dolphin_oracle wrote:whichever works for the way you need to work will be the best. HOwever, consider that when making the iso, you install the OS, all the apps, and then generate the iso, which is then turned into a liveUSB/CD/DVD. If you install all the apps in a liveUSB w/ persitence environment, then you skip installing the OS go straight to installing your apps, without the need to make the iso. Writing to the usb is slower than to an HD, but its not so slow as to be slower than making an iso of an installed system. once done, you can remaster the liveUSB is you want, but its not strictly speaking necessary.

However, having the iso made makes making multiple USB's very easy, so that is something to consider as well. I use MX almost exclusively in a live w/ persistence environment, so I'm a fan, but I won't say it fits every situation.
I like the idea of having the ISO because if the USB Flash Drive should be irrevocably corrupted in anyway then operation of the computer can be quickly recovered by installing the ISO to another USB Flash Drive.

Thanks, Michael.

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Re: Most Efficient way to Remaster an ISO?

#16 Post by cuscotravelservices » Sat Sep 13, 2014 5:03 pm

lucky9 wrote:The answer that was given to you on the other forum regarding a 'low-level format' is correct. It can't be done. However the zero-write wipe of a HDD is for the most part (nowadays), taken to mean a low-level format. The reason being that while a 'real' low-level format is a historical truth, a zero-write wipe is called that, similar to a 'kleenex' is now most any similar tissue. It has reached a generic meaning.

Personally I would zero-write the whole HDD. This would eliminate faults on the whole disk (you don't know where the fault/s may be). Start the process at bedtime and let it run overnight. It will take a while. If the disk fails this, and it can, then you'll need another disk.
Formatting is OS-controlled. It is the MBR (DOS-based) or GPT that's mentioned. There are several others including Amiga that still are around. Open GParted and take a look at an empty USB Flashdrive. There are many options for a Format. Note that you always have to Format a partition to make it usable.

See: http://en.wikipedia.org/wiki/Disk_forma ... y_from_LLF
for information on when a real low-level format was left behind by the advances in technology.

If this isn't clear then post back and we'll try and help.
Well, it's done.

"chkdsk /F" didn't change anything in anyway.

I tried to use Hutil to write 0s to the one bad LBA but the option presented was for actually wiping from LBA 0 up to the entered LBA. So, I let it do that and then I tried testing with MHDD again but wasn't able to because there was no longer a Partition Table nor File System to interrogate.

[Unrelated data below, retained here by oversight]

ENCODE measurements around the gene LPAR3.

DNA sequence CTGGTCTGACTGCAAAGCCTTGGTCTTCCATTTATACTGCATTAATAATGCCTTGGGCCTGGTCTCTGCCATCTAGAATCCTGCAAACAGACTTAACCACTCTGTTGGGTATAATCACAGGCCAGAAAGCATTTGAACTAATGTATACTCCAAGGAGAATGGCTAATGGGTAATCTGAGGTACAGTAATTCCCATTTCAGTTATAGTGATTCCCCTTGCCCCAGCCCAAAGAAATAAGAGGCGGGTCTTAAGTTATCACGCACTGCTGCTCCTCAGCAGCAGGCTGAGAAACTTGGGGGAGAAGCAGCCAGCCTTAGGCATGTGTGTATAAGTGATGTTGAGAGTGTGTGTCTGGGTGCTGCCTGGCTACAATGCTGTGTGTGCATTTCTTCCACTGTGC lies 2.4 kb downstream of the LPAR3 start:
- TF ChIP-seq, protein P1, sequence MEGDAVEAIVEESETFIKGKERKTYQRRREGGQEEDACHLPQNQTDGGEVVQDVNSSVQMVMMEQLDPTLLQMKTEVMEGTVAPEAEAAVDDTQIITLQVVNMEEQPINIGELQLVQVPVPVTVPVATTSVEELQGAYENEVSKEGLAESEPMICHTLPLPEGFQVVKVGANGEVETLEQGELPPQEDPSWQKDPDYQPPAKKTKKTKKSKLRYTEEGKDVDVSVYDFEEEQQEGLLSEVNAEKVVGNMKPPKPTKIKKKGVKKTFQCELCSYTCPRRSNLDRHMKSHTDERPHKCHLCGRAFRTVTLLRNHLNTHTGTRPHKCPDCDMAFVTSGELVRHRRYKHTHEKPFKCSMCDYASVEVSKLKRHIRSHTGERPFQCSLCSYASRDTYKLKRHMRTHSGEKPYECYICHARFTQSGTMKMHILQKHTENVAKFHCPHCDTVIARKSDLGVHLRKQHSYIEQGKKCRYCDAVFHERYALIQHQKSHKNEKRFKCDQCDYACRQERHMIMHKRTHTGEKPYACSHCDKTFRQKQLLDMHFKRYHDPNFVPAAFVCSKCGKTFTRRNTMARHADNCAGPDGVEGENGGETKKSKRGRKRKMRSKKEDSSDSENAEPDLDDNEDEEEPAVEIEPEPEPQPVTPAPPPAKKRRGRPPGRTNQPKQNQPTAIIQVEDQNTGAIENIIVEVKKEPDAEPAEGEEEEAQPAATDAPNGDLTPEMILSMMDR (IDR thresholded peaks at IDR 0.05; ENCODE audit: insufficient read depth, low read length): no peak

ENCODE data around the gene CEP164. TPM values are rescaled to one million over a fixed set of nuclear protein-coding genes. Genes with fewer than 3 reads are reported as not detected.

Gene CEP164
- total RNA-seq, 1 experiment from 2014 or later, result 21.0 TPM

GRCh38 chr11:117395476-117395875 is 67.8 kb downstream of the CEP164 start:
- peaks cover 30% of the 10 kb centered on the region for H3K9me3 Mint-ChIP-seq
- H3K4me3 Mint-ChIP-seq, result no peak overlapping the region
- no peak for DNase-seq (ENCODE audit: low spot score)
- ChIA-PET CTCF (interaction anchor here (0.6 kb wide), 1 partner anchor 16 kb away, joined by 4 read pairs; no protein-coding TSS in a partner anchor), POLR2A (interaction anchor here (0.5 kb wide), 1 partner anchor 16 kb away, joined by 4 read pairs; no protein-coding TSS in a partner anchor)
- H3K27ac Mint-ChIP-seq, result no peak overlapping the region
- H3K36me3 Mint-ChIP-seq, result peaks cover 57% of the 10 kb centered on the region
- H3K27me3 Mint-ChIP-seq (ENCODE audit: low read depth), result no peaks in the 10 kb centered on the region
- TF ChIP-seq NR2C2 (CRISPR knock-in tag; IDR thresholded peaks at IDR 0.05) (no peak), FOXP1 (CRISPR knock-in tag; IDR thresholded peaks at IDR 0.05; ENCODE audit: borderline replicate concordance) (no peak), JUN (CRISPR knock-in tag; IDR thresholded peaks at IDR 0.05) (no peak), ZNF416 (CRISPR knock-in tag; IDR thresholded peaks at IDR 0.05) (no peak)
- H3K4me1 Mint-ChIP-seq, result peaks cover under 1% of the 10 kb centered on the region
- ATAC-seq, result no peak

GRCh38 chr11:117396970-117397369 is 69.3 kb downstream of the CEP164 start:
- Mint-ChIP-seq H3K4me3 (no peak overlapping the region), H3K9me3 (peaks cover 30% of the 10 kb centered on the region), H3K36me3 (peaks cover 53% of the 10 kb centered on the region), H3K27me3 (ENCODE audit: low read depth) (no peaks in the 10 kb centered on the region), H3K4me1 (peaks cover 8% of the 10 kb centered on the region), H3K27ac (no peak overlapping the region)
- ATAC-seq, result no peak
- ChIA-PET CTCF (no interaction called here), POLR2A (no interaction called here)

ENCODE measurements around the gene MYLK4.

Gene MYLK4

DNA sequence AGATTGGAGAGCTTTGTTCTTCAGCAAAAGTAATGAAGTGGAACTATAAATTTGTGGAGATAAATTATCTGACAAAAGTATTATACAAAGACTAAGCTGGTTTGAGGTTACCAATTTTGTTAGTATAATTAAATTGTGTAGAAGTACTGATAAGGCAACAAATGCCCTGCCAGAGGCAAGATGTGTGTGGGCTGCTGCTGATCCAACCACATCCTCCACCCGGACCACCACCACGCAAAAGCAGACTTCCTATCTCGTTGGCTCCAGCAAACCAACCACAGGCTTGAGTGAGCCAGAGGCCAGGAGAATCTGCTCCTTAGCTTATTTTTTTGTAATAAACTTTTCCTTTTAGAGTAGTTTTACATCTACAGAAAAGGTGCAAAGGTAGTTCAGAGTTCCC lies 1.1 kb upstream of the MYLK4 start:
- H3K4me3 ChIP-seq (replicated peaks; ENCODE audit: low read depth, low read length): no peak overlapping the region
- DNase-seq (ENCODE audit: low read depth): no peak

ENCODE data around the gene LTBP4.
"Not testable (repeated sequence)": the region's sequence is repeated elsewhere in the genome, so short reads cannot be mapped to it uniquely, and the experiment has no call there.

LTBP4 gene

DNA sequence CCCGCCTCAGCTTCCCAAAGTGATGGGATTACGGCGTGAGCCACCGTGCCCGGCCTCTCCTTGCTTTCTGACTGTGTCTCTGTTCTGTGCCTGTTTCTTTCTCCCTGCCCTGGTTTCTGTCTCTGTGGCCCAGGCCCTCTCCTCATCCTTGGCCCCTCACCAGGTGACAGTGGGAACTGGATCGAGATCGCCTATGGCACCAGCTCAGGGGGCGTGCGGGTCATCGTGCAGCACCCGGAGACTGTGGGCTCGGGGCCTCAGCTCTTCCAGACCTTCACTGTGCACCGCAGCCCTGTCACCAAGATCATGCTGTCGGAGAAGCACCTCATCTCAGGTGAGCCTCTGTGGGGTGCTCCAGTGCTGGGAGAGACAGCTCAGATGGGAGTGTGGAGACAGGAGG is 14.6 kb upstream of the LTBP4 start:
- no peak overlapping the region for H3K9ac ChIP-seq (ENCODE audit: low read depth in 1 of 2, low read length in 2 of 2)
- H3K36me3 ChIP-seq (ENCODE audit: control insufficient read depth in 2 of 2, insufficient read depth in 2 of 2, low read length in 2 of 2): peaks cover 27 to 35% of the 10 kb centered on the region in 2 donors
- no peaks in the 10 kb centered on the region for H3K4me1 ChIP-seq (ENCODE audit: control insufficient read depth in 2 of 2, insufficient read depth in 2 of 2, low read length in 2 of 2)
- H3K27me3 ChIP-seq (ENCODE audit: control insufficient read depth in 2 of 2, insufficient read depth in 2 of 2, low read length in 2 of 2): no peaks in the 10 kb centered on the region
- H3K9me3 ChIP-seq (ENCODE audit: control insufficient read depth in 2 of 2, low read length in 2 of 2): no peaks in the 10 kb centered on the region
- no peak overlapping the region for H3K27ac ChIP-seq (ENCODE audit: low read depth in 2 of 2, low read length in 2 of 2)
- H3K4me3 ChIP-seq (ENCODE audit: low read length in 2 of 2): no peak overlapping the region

Next, I used Hutil to write 0s to the whole disk after which I loaded the GParted distro, using a Live USB, to rerun testdisk and things were looking pretty good.

Neither zero-write operation took very long - less than 30 minutes. The drive has a capcaity of 40GB and a rotational speed of 7200RPM.

Still in the GParted environment, I then created an MS-DOS partition table and partitioned the drive into equal NTFS partitions. After this I used the Check feature which didn't report any errors.

The next step was to check it in the Windows 2000 Server environment of my old desktop computer and although chkdsk (with no option switches) didn't report any bad sectors it indicated a problem with the file system. So, I reformatted the partitions to NTFS again, within the Windows 2000 Server environment, in case there was something wrong with the way GParted created NTFS partitions and this time everything was ok.

So, the drive is looking clean at the moment. Maybe it was just a File System corruption that caused some Sectors to be marked as bad. However, I will be partitioning it so that the root partition "covers" what was the faulty area. According to MHDD the bad LBA was occurring at around 8GB. The remaining space will be used for the SWAP partition and a Data partition and maybe a Home partition.

Given that the Hard Drive is not an Advanced Format drive and GParted creates blocks of 4k for ext4, would it be better to format the partitions from the Command Line to specify a Block Size of 512K?

mkfs.ext4 has options for both block-size and cluster-size. I was thinking that for this drive that maybe better performance could be obtained by using a Block Size of 512K because that is the "native" size for the drive. Is this correct? What Cluster Size should be specified if any?

Thanks, Michael.

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Re: Most Efficient way to Remaster an ISO?

#17 Post by lucky9 » Sun Sep 14, 2014 12:17 pm

My understanding is that a 4K sector is faster, however for an older HDD it needs to use virtualization to use 512 Byte sectors. See: http://en.wikipedia.org/wiki/Advanced_Format#512e

I'd probably use 512 Byte sectors if it were me. I'd just prefer a native solution. The difference in speed would not be a factor for me.